Wheeler, W.M., 1908
P. humeralis is evidently a rare species. During their intensive collecting in western Texas, Moody and Francke (1982) found the species only once, four colonies in Kinney County at 220 meters nesting in open clayey soil. (Wilson 2003)
- 1 Identification
- 2 Distribution
- 3 Biology
- 4 Castes
- 5 Nomenclature
- 6 References
- 7 References based on Global Ant Biodiversity Informatics
See the description in the nomenclature section.
Keys including this Species
From Wilson (2003): Known only from the type locality and western Texas (Moody and Francke 1982).
Latitudinal Distribution Pattern
Latitudinal Range: 33.410236° to 28.74358°.
- Source: AntMaps
Distribution based on Regional Taxon Lists
Distribution based on AntMaps
Distribution based on AntWeb specimens
Check data from AntWeb
Number of countries occupied by this species based on AntWiki Regional Taxon Lists. In general, fewer countries occupied indicates a narrower range, while more countries indicates a more widespread species.
Relative abundance based on number of AntMaps records per species (this species within the purple bar). Fewer records (to the left) indicates a less abundant/encountered species while more records (to the right) indicates more abundant/encountered species.
The following information is derived from Barry Bolton's Online Catalogue of the Ants of the World.
- humeralis. Pheidole humeralis Wheeler, W.M. 1908e: 456, pl. 27, fig. 39 (s.w.) U.S.A. See also: Wilson, 2003: 438.
Unless otherwise noted the text for the remainder of this section is reported from the publication that includes the original description.
Major: reddish yellow, with pale brown spot on vertex; head elongate, its posterior ventral profile flat; humeri strongly developed and subangulate, in dorsal view overhanging the rest of the pronotum beneath them and in dorsal-oblique view extending more than 4 higher above the metanotal groove than the mesonotal convexity; propodeal spines robust, as long as half the propodeal basal face preceding them; postpetiole from above oval.
Minor: posterior half of head and all of pronotum smooth and shiny; in dorsal-oblique view, humerus subangulate and promesonotal profile behind it flat before dropping to metanotal groove; occiput broad, its margin strongly concave.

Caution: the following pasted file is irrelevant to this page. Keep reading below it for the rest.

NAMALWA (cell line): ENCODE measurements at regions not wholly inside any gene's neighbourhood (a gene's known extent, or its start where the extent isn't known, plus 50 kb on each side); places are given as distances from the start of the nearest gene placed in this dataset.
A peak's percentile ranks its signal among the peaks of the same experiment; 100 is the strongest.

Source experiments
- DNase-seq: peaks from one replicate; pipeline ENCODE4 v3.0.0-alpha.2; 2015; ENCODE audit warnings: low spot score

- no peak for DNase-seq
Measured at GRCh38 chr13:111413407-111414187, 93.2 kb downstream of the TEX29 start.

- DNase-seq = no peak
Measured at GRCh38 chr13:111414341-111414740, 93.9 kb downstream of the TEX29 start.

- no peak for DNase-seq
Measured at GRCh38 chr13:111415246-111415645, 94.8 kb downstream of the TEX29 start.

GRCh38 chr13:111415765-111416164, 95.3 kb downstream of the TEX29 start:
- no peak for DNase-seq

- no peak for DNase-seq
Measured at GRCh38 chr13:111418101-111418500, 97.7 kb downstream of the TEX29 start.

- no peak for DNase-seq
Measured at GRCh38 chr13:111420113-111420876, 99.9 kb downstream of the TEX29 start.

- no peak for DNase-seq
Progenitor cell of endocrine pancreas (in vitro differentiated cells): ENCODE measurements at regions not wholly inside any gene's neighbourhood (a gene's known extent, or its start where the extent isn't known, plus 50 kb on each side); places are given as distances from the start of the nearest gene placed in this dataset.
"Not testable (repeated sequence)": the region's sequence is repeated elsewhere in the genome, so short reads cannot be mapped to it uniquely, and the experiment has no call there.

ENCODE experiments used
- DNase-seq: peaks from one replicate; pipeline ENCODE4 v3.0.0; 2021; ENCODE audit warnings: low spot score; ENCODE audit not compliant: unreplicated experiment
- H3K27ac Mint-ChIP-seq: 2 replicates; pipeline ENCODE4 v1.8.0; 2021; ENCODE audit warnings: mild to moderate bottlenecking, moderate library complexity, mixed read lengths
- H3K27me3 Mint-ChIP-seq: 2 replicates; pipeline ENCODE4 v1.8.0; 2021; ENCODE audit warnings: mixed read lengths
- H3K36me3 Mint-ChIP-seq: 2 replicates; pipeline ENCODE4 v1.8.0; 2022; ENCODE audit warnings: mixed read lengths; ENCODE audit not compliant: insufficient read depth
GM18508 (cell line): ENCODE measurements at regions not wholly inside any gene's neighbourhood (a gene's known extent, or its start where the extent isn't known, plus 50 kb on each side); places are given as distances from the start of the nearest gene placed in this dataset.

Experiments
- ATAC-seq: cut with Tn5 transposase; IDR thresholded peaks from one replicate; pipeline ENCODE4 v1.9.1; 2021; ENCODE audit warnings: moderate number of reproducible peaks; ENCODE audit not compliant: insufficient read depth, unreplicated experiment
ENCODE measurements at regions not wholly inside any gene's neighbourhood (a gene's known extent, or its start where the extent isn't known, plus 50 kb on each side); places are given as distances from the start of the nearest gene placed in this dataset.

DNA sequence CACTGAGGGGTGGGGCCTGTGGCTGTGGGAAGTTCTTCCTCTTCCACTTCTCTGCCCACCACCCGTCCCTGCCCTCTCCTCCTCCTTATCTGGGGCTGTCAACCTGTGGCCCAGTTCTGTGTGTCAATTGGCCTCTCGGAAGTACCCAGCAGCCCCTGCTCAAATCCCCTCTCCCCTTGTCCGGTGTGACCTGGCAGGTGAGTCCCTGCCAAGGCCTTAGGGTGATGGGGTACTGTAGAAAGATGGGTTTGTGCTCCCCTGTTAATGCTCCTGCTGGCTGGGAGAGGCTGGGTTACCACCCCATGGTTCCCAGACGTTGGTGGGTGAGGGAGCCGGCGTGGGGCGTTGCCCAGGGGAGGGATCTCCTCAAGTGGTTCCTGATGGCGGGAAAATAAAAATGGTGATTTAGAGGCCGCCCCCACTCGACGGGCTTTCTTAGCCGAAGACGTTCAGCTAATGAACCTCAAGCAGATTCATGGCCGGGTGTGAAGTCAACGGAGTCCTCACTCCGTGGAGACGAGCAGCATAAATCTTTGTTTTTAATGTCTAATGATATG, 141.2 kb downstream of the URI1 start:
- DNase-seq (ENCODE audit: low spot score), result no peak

MEASUREMENTS (mm) Holotype major: HW 1.02, HL 1.28, SL 0.52, EL 0.12, PW 0.60. Paratype minor: HW 0.50, HL 0.52, SL 0.46, EL 0.08, PW 0.32.
COLOR Major: body and appendages medium reddish yellow except for pale brown spot on vertex and yellowish brown gaster. Minor: body medium brown, appendages yellowish brown.
Figure. Upper: lectotype, major. Lower: paralectotype, minor. Scale bars = 1 mm.
TEXAS: Corsicana, Navarro Co., near Dallas-Ft. Worth, col. Mary Cooper. Museum of Comparative Zoology - as reported in Wilson (2003)
L humeralis, of the shoulder, alluding to the elevated humerus of the major. (Wilson 2003)
- Moody, J. V., Francke, O. F. 1982. The ants (Hymenoptera, Formicidae) of western Texas, Part 1: Subfamily Myrmicinae. Grad. Stud. Tex. Tech Univ. 27: 1–80.
- Wheeler, W. M. 1908h. The ants of Texas, New Mexico and Arizona. (Part I.). Bull. Am. Mus. Nat. Hist. 24: 399-485 (page 456, pl. 27, fig. 39 soldier, worker described)
- Wilson, E. O. 2003. Pheidole in the New World: A dominant, hyperdiverse ant genus. Harvard University Press, Cambridge, MA. (page 438, fig. major, minor described)
References based on Global Ant Biodiversity Informatics
- McDonald D. L., D. R. Hoffpauir, and J. L. Cook. 2016. Survey yields seven new Texas county records and documents further spread of Red Imported Fire Ant, Solenopsis invicta Buren. Southwestern Entomologist, 41(4): 913-920.
- Moody J. V., and O. F. Francke. 1982. The Ants (Hymenoptera, Formicidae) of Western Texas Part 1: Subfamily Myrmicinae. Graduate Studies Texas Tech University 27: 80 pp.
- O'Keefe S. T., J. L. Cook, T. Dudek, D. F. Wunneburger, M. D. Guzman, R. N. Coulson, and S. B. Vinson. 2000. The Distribution of Texas Ants. The Southwestern Entomologist 22: 1-92.
- Wheeler, G.C. and J. Wheeler. 1985. A checklist of Texas ants. Prairie Naturalist 17:49-64.
- Wilson, E.O. 2003. Pheidole in the New World: A Dominant, Hyperdiverse Genus. Harvard University Press